Early up and out in order to get to the Post Office to try and get two little eBay Halcyon Days boxes to the late gift buyers in time for Christmas. It’s pretty fraught on the streets of London. People were getting weird in the post office, where the queue is very carefully and efficiently monitored and controlled. It’s hard to go anywhere at the moment in this town without feeling like you’re on a conveyor belt, very possibly with knives at the end of it. Once I’d posted the boxes I had to go to Waitrose. Jacquie was originally going to spend Christmas with friends, but along with most of London she has decided instead to spend it at home alone. She needed supplies. She always tries to get me a bottle of wine, but now I’ve given up the booze I’m commuting it to luxuries. Today I have smoked salmon and cheese from her.
Brian and I have cancelled Christmas so I’m stocking up on luxuries and I’m going to clear my table and lay myself out a solo spread. I’m kind of liking the idea of hibernating on Christmas Day instead of thronging with loads of people, sad though it might be.
I bought a chicken and a load of potatoes and veg and I’m going to roast myself a bird and see how much of it I can eat on my own. With clever shopping I can stretch it into a week of food with casseroles and sandwiches and lentil barley soup. I will sit and bloat myself with cheese, meat and sprouts, watch movies, avoid the liquor cabinet and maybe sing songs on zoom. Last night when I was sad I made the flat into a festive Christmassy antiques roadshow. I’m not so sad anymore despite the decision about the 25th. I can see the light. We’re coming out of the belly of the whale.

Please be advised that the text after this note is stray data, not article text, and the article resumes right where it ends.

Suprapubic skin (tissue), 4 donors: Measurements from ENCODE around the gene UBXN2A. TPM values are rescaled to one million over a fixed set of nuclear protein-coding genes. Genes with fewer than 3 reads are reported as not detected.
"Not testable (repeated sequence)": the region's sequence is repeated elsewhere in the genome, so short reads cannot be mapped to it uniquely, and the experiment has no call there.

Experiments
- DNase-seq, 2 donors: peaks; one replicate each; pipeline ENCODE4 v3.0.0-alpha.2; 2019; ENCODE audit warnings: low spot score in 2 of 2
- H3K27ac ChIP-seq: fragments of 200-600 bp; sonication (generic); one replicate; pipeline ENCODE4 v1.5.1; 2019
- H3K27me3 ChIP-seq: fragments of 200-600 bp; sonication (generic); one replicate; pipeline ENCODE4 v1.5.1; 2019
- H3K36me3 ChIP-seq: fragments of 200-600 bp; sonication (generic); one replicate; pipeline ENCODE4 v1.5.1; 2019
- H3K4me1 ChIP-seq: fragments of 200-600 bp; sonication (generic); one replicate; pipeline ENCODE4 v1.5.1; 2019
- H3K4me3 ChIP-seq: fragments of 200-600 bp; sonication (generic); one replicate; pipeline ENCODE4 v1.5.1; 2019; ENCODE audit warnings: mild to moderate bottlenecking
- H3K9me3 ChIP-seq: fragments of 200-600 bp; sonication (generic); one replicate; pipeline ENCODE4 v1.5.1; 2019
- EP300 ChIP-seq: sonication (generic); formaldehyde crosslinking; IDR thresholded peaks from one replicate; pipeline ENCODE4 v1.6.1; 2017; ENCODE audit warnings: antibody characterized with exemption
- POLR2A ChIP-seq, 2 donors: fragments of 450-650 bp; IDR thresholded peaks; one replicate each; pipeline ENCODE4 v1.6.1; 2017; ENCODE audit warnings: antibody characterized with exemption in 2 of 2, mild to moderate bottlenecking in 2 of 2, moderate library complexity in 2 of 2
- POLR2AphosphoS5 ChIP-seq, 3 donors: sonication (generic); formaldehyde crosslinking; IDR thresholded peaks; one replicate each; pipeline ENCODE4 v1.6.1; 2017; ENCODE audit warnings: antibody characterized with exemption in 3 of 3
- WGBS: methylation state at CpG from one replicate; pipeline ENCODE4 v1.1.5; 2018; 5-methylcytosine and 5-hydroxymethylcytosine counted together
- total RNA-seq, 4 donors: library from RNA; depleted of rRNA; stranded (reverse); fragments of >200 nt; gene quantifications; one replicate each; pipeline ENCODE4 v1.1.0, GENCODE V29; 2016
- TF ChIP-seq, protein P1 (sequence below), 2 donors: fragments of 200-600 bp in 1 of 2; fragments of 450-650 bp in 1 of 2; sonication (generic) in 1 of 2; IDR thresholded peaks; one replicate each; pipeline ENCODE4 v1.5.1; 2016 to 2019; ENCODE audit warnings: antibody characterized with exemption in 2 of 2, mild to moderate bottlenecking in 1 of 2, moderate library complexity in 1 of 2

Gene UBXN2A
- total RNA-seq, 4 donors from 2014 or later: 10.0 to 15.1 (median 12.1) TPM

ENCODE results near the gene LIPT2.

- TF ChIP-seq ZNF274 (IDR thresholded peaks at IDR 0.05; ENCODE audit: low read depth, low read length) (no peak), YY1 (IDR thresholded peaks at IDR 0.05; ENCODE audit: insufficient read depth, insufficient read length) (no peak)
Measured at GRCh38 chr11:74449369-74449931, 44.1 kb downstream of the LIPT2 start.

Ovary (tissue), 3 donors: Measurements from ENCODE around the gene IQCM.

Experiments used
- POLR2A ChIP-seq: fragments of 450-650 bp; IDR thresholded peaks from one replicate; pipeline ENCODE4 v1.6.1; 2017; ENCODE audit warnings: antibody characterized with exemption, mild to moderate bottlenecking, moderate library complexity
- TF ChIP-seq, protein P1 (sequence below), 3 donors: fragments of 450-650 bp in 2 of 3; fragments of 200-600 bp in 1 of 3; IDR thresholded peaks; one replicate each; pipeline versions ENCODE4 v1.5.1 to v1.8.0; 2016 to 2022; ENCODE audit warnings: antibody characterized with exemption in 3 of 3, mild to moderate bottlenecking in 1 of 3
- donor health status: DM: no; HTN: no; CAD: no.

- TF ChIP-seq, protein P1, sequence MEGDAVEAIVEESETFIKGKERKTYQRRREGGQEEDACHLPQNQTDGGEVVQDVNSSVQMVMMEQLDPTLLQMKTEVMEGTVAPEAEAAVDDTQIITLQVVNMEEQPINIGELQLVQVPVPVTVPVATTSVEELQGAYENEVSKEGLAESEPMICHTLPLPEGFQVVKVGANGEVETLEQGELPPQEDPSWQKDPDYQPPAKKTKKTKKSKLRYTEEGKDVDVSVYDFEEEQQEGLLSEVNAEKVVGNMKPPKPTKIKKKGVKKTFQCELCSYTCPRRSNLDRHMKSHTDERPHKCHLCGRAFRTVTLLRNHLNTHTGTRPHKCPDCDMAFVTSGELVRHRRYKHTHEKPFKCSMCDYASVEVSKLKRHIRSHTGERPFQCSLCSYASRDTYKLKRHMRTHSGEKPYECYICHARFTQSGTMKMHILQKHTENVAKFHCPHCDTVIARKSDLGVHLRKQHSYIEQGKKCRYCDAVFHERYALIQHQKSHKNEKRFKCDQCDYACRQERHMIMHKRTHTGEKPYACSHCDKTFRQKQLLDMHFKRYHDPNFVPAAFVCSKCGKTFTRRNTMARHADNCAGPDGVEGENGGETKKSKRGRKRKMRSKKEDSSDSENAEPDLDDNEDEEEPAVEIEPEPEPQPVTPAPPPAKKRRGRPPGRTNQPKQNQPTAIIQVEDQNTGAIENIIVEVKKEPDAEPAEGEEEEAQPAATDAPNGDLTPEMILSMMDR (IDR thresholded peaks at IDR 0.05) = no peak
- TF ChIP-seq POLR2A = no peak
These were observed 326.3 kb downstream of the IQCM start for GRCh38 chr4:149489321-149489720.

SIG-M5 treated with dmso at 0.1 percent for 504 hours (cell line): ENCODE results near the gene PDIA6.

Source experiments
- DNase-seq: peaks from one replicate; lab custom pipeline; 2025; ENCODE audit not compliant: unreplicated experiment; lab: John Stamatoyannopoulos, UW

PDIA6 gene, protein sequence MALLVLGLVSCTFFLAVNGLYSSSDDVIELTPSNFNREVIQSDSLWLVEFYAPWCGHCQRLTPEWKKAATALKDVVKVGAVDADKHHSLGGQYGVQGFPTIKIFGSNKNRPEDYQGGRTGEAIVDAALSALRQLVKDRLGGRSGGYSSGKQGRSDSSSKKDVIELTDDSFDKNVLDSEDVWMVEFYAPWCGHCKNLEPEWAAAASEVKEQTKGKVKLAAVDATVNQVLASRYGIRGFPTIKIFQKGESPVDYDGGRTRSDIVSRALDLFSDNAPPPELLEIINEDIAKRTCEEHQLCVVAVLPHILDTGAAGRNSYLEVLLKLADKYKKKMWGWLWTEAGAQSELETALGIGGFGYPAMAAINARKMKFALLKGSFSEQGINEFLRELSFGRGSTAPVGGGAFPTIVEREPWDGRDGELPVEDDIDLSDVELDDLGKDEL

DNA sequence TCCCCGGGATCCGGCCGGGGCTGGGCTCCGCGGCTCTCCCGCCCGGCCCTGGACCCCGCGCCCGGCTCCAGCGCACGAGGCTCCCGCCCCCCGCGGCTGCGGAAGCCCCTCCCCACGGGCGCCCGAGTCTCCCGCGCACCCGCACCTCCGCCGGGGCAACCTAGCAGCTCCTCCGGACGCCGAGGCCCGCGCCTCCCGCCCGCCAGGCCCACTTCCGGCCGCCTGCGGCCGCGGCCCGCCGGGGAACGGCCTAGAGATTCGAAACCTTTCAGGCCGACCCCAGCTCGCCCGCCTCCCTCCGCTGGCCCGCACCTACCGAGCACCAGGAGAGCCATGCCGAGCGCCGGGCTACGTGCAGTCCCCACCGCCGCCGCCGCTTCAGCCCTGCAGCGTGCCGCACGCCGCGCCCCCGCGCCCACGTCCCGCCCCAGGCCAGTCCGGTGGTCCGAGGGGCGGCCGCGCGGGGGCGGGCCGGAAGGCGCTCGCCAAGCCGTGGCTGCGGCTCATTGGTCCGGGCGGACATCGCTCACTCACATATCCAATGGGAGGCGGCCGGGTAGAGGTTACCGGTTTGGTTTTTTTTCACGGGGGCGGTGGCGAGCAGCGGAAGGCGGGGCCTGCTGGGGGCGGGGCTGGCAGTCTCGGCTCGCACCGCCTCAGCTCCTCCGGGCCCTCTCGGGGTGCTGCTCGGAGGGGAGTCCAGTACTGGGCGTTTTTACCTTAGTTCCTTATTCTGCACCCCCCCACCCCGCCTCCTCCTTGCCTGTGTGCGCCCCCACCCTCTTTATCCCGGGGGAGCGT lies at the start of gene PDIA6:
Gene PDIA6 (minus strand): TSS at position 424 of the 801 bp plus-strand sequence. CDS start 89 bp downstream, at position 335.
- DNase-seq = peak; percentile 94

“I’m due to get my vaccine next week,” says Jacquie when I drop off her shopping. “All I’ve got to do is make another week without getting this Covid.” I assure her that I sanitised my hands, and kept my distance, but Waitrose was a free-for-all frankly, and everybody looked pissed off. The good people of Chelsea were all panic buying their essentials. There’ll be no gravadlax for fifteen miles and some households will be forced to use Philadelphia on their blinis. Auntie Beryl will have a stroke if she finds out the champagne is Prosecco – just say it was a bad year for grapes!
It surprised me to see Waitrose so crowded. Most of Chelsea has fucked off. There are only three people left in my block, according to the caretaker. Everybody else has gone to their fifth home in the countryside to hole up until this is all over. But the remaining few all seem to have simultaneously descended on Waitrose. I usually do my shopping on Christmas Eve. It’s peaceful then. But this year, nothing makes sense.
All this and Brexit too. I’ve been fiddling with the idea of going on another pilgrimage, this time in Japan, but of course it’ll be impossible until things ease. My industry has taken yet another wallop and I can’t see most places recovering quickly from the frantic beatings that are being administered by these incompetent cronyist liars with their utter lack of statesmanship. Covid, Brexit and weak leaders controlled by the market. When will it ever end?